Black-chinned Hummingbird is widely distributed in the western part of the
United States in the summer. They are very closely related to their
eastern U.S. counterpart, the
Ruby-throated Hummingbird. Plumages between the two species are
almost identical, and one of the few reliable differences is the color of
the male's gorget when seen in good light, with Black-chinned Hummingbirds
flashing a purple band on their gorget, and
showing a red band. They are common in low-elevations and around urban
feeders in the Western U.S. in the summer, but unlike some western
Hummingbirds, Black-chinned Hummingbirds completely disappear from the West
in the winter as they migrate to spend the winters in Mexico.
Habitat: Black-chinned Hummingbirds can be found
in a variety of open to semi-open habitats, including suburban areas,
riparian areas, open woodland, and deciduous groves in canyons of the West.
Diet: Typical diet of Hummingbirds, feeding
heavily on nectar. Tiny insects also comprise a large portion of the
Behavior: Black-chinned Hummingbirds are extremely
adaptable, both in terms of habitat and in terms of food supply. They
have adapted to a variety of settings in the West, including urban settings,
and will adapt foraging techniques and food supply depending upon
availability, with less of a tendency to specialize on one food source than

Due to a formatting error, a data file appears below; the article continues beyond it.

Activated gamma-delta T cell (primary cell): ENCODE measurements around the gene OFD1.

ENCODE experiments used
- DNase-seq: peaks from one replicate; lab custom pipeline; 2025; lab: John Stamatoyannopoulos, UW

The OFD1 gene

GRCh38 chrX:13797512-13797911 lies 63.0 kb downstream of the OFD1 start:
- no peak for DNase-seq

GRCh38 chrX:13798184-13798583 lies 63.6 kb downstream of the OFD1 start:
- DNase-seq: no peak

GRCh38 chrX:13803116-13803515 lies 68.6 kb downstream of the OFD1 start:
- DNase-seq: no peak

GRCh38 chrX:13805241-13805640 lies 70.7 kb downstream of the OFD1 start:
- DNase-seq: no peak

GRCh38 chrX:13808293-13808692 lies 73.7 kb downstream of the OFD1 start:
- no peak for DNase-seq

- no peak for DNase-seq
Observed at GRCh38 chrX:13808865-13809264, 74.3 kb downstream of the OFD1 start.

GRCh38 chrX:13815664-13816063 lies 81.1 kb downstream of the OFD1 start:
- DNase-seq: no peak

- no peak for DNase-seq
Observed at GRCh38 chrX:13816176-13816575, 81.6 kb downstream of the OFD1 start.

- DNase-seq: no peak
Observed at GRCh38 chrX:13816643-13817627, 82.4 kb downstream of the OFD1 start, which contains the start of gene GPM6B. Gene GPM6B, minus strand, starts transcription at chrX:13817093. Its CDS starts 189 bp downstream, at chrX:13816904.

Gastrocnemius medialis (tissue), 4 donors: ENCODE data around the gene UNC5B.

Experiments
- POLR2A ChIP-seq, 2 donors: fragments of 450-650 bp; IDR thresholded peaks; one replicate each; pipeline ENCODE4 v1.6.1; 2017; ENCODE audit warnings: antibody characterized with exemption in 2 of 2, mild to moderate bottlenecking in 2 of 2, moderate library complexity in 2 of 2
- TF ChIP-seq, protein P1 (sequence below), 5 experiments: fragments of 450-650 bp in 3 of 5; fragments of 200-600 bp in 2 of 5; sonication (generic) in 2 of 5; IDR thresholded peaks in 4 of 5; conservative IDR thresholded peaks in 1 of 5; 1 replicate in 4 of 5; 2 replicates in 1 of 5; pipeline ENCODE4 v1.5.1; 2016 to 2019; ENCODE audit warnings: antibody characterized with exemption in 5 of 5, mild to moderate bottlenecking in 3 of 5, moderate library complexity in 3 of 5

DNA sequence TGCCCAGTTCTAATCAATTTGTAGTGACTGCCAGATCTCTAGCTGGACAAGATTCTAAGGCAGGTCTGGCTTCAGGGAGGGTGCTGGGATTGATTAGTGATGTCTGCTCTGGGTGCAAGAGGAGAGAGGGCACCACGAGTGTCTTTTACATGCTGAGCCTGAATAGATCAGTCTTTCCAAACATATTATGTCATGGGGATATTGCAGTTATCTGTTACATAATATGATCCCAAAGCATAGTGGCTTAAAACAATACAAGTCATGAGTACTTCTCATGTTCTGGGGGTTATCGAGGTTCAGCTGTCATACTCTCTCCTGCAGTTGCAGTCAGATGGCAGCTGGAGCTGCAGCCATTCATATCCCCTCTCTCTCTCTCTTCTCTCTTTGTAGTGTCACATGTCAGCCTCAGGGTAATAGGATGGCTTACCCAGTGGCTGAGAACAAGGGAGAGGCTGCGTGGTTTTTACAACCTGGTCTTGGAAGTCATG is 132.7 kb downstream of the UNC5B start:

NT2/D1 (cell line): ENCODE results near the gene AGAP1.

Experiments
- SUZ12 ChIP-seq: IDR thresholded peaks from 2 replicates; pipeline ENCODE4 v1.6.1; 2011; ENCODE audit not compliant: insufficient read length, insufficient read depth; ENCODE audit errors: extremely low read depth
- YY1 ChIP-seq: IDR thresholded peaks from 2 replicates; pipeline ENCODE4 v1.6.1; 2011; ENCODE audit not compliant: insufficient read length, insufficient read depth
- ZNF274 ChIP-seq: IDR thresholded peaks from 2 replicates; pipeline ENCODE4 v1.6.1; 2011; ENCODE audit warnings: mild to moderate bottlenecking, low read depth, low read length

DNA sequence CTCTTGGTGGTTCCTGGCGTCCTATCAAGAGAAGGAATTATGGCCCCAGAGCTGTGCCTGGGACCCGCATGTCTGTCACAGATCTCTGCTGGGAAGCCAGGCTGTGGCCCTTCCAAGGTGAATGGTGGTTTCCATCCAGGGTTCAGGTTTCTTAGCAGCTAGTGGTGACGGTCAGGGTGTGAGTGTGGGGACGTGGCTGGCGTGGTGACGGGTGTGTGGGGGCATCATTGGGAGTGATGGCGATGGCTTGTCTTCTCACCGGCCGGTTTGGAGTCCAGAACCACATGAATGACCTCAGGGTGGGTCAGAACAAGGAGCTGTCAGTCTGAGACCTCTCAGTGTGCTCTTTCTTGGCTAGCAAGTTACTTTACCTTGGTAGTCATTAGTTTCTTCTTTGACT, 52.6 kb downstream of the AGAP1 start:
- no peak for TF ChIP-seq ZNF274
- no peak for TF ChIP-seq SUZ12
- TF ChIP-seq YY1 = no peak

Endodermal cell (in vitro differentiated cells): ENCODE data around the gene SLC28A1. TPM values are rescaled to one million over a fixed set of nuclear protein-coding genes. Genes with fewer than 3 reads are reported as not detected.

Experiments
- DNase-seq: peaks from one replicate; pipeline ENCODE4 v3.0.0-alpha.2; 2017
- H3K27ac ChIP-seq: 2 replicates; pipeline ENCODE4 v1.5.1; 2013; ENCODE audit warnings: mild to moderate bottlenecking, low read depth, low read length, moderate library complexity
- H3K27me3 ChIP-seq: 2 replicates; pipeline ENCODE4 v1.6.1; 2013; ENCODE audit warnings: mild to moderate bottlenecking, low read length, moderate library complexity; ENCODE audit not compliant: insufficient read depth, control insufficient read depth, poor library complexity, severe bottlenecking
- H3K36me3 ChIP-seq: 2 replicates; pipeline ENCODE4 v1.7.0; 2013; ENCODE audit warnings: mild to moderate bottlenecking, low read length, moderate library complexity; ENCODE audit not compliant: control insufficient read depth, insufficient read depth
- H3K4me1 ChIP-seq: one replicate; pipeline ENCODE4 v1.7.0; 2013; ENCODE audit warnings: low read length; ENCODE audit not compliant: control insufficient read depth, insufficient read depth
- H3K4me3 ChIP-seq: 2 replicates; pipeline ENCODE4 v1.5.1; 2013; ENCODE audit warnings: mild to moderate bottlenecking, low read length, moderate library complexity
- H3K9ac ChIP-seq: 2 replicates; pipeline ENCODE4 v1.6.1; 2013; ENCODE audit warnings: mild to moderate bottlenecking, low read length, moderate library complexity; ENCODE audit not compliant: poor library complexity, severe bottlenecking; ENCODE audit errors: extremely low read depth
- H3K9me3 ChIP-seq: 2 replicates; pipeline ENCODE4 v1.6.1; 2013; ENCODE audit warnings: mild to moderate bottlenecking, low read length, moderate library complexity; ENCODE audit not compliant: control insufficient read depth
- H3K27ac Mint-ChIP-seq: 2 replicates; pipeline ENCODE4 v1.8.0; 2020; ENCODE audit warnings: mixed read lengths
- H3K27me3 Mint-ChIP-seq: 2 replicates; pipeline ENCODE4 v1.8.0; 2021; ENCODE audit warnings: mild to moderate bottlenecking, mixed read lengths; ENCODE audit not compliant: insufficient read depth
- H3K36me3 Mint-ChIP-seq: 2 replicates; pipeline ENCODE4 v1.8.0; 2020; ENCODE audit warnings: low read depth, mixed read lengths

Nesting: Nests are typically constructed
relatively close to the ground, from 3 to 12 feet in height. The nests
are composed of downy plant fibers and spider webs. Females
exclusively incubate and raise young.
Song: Song of the Black-chinned Hummingbird is a
very weak, high-pitched warbling. Black-chinned Hummingbirds also have a
wide variety of calls, most often produced during courtship and other
interactions between birds.
Migration: Black-chinned Hummingbirds are strongly
migratory. Birds in the United States arrive in the spring and leave
in the fall. A few seem to stray to the eastern U.S. every fall,
and a few may actually winter along the Gulf Coast.
Feeders: Will attend hummingbird feeders
Conservation Status: Common and widespread, with
no significant conservation concerns.
Photo Information: May 4th, 2008 - Ramsey Canyon,
Arizona - Terry Sohl
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